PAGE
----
The rapid growth in availability and use of Unmanned Aircraft Systems (UAS) brings with it safety questions and significant challenges to the Federal Aviation Administration (FAA) and the aviation community. One of the key questions and challenges concerns the integration of UASs into the National Airspace System (NAS) and the path, criteria and processes that should be applied for their certification, to ensure their safe operation within the NAS. This paper discusses an ongoing project supported by the NASA Ames Research Center to develop a validation and verification (V&V) framework for model-based control systems (MBCSs) and adaptive control systems (ACSs). This framework incorporates multi-valued logic tools such as the Dynamic Flowgraph Methodology (DFM) and the Markov Cell-to-Cell Mapping Technique (CCMT) and supports the development of a risk-informed safety case for certification purposes. The AC 20-115C1 advisory circular recognizes adherence to DO-178C2 as an acceptable means, although not necessarily the only means, for showing compliance with the applicable airworthiness regulations for the software aspects of airborne systems and equipment certification. DO-178C itself, in the “Alternative Methods” chapter, discusses the use of an “assurance case” (also in other contexts referred to as “safety case”) to demonstrate that the system safety objectives are satisfied. An assurance case consists in essence of a structured and hierarchical logic framework that explicitly organizes and presents arguments to link specific factual and analytical evidence to the claims of compliance with the system safety objectives.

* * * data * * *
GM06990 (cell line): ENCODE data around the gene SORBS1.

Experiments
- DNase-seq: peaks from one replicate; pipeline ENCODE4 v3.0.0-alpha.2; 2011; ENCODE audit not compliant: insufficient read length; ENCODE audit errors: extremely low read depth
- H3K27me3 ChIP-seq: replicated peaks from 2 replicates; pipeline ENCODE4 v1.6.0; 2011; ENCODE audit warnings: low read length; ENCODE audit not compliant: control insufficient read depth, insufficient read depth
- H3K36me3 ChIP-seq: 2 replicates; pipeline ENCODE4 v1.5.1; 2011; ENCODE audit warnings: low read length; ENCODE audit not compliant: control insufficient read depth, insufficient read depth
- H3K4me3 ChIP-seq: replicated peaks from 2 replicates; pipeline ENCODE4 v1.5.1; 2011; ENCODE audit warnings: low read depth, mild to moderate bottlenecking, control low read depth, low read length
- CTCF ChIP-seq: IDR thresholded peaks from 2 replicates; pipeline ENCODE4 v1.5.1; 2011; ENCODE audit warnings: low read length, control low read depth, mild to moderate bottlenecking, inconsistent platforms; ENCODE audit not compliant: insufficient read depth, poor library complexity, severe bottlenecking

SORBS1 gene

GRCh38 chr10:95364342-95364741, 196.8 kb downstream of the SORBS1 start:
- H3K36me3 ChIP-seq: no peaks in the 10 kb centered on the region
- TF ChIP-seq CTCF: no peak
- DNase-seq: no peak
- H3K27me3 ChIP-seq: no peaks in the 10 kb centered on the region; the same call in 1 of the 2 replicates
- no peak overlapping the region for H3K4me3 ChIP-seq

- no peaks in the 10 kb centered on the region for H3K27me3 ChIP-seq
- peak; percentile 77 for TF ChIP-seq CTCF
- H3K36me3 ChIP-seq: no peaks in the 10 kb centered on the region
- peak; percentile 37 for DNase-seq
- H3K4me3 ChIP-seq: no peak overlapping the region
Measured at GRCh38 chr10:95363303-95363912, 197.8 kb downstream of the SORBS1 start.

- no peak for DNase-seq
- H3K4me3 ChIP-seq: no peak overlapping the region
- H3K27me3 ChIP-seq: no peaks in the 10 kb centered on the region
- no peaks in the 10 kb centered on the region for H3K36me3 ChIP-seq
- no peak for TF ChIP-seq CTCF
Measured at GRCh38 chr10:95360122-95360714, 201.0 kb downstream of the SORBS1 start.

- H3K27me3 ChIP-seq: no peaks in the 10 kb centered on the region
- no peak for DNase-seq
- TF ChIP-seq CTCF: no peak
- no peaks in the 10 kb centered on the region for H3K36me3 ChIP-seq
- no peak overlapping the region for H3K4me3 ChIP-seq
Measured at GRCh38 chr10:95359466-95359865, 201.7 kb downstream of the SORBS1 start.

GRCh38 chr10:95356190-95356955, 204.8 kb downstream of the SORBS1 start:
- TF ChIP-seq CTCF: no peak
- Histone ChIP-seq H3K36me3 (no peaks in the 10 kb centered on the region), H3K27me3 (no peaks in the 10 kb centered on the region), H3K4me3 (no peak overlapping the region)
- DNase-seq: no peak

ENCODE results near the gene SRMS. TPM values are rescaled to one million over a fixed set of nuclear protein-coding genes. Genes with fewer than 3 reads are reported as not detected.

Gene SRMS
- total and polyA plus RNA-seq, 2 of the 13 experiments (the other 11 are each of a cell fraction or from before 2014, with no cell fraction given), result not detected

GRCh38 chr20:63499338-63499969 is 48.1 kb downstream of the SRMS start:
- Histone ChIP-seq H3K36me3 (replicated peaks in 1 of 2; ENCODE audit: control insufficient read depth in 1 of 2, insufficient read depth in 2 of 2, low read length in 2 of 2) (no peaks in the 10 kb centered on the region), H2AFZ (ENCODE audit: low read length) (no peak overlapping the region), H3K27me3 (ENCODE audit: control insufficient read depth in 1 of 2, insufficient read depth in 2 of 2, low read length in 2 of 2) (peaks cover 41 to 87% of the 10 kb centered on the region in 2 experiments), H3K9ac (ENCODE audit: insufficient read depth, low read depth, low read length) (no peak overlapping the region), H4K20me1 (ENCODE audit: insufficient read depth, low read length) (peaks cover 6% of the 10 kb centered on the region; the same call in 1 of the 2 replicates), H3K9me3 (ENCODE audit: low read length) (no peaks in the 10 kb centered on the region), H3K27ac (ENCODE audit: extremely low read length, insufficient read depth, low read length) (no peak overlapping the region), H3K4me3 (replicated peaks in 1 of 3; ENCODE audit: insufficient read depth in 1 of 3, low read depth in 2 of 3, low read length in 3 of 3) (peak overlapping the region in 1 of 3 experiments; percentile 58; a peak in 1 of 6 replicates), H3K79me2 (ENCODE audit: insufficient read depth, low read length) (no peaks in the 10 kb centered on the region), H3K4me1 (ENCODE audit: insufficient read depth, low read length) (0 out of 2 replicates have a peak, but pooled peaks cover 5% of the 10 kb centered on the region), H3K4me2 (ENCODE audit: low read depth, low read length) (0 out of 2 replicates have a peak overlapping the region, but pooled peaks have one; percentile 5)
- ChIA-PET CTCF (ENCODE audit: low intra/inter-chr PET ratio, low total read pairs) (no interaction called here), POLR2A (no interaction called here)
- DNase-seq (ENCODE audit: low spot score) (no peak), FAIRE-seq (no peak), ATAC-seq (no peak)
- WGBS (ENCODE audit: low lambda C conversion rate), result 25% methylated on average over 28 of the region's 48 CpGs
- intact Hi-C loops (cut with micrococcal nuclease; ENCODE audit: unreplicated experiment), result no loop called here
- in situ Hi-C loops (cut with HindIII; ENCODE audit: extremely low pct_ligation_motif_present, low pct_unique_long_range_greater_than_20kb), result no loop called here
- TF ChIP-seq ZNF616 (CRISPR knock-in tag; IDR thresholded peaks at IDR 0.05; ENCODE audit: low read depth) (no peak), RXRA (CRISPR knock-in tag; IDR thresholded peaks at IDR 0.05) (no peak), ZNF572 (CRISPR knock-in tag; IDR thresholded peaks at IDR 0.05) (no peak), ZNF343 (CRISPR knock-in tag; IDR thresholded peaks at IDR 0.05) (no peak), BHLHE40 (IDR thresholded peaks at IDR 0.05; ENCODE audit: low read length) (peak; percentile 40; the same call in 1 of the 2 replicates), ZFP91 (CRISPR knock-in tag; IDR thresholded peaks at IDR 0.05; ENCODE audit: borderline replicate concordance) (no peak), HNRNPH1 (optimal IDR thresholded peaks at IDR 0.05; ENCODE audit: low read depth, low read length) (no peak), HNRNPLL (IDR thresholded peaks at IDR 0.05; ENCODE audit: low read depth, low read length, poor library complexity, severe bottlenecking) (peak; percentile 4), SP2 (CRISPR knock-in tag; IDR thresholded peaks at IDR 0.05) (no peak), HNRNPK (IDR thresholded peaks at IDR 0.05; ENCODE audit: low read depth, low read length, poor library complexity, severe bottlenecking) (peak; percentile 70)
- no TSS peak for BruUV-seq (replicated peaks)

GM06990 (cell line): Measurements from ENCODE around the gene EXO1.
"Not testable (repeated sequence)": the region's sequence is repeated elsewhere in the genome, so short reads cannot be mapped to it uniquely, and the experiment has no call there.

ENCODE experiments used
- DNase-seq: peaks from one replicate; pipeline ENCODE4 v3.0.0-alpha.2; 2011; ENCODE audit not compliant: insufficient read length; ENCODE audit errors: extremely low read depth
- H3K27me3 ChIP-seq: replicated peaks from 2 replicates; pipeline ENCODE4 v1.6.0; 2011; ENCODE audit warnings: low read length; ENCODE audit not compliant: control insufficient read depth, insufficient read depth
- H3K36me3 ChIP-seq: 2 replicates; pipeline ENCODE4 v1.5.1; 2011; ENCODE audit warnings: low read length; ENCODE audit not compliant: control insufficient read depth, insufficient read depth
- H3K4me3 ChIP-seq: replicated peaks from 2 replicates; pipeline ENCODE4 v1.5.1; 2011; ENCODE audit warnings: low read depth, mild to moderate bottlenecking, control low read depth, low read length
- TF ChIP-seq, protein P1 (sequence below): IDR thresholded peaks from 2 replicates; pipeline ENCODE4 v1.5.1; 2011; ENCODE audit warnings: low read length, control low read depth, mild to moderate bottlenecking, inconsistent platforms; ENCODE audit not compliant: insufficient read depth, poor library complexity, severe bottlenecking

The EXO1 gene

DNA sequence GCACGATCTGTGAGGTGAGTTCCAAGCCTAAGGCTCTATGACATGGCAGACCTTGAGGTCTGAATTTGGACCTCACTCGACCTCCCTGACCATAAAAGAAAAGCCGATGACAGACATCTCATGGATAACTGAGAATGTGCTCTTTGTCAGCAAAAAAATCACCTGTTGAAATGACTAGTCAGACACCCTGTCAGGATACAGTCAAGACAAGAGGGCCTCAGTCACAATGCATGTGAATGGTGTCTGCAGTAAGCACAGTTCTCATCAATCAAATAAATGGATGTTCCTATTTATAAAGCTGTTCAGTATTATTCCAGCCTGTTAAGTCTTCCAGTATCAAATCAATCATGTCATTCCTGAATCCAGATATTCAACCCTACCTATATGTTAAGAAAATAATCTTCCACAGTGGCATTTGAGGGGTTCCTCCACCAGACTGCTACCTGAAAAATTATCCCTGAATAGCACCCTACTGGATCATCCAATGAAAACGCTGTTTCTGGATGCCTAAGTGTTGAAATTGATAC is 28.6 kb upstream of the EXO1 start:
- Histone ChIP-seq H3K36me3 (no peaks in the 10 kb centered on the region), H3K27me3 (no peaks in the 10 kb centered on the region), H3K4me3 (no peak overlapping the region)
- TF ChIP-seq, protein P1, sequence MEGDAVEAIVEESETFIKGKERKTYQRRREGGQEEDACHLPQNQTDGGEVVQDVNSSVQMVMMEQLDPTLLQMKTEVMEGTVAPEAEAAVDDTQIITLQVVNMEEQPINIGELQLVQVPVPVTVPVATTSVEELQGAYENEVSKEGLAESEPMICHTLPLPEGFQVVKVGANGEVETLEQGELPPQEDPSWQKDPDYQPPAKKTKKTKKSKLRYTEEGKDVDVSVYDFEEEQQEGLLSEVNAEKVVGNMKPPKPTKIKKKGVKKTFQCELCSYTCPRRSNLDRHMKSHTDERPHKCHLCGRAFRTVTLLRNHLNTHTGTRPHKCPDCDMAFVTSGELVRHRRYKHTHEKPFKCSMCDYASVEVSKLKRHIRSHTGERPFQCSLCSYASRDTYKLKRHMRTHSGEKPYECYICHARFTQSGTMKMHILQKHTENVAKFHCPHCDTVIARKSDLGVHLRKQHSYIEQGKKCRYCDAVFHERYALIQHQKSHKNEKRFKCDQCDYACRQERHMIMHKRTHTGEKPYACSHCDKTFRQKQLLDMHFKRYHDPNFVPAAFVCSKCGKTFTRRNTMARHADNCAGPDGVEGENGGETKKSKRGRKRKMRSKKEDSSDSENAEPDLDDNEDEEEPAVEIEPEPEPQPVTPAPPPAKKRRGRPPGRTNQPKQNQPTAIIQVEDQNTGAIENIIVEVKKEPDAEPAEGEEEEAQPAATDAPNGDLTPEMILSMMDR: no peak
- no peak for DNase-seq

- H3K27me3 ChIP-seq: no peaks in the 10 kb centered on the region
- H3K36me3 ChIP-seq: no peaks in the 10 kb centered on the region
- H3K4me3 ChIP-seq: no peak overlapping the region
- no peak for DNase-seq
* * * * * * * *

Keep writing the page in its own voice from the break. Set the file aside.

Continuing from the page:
S. Guarro, M. Yau, et al, “Risk Informed Safety Case Framework for Unmanned Aircraft System Flight Software Certification,” Proceedings of the 2017 AIAA SciTech Forum, Grapevine, Texas, January 9-13, 2017